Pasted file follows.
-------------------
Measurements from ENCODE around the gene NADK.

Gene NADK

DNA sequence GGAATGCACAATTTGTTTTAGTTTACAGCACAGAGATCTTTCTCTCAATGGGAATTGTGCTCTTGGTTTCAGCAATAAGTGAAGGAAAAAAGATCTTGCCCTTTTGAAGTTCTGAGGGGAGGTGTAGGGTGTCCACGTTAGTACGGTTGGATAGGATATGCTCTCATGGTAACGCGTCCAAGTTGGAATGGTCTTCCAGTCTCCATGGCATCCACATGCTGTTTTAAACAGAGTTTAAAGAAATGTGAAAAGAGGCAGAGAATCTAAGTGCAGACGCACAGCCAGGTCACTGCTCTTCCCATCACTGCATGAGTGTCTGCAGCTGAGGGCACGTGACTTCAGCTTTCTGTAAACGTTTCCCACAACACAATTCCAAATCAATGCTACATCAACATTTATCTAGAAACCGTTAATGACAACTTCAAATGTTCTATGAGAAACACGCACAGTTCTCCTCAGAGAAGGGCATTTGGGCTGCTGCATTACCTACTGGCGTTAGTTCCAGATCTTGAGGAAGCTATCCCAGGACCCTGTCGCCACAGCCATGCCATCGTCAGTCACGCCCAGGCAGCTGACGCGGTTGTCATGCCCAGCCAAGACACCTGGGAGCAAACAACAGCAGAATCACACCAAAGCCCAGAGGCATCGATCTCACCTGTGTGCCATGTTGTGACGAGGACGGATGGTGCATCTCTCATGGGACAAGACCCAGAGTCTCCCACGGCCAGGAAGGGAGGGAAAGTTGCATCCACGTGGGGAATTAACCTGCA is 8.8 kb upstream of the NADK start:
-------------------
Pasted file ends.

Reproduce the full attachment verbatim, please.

Measurements from ENCODE around the gene NADK.

Gene NADK

DNA sequence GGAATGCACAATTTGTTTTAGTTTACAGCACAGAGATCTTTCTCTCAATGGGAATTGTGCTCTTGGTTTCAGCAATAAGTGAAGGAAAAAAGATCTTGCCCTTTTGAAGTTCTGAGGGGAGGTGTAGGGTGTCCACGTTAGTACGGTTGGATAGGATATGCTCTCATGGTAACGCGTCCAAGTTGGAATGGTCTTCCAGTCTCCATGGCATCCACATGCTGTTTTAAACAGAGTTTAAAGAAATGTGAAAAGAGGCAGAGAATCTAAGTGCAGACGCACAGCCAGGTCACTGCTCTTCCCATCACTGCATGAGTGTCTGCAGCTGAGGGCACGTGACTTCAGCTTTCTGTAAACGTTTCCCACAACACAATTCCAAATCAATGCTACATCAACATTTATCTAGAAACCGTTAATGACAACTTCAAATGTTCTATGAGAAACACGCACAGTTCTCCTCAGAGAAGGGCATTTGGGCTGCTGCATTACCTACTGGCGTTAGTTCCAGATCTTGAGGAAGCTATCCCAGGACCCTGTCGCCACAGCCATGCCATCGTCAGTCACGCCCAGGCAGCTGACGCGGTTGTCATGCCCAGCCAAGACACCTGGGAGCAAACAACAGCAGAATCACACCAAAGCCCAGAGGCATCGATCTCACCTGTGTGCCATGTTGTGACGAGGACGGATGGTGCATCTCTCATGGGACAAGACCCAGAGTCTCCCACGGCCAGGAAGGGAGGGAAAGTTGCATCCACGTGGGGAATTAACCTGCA is 8.8 kb upstream of the NADK start: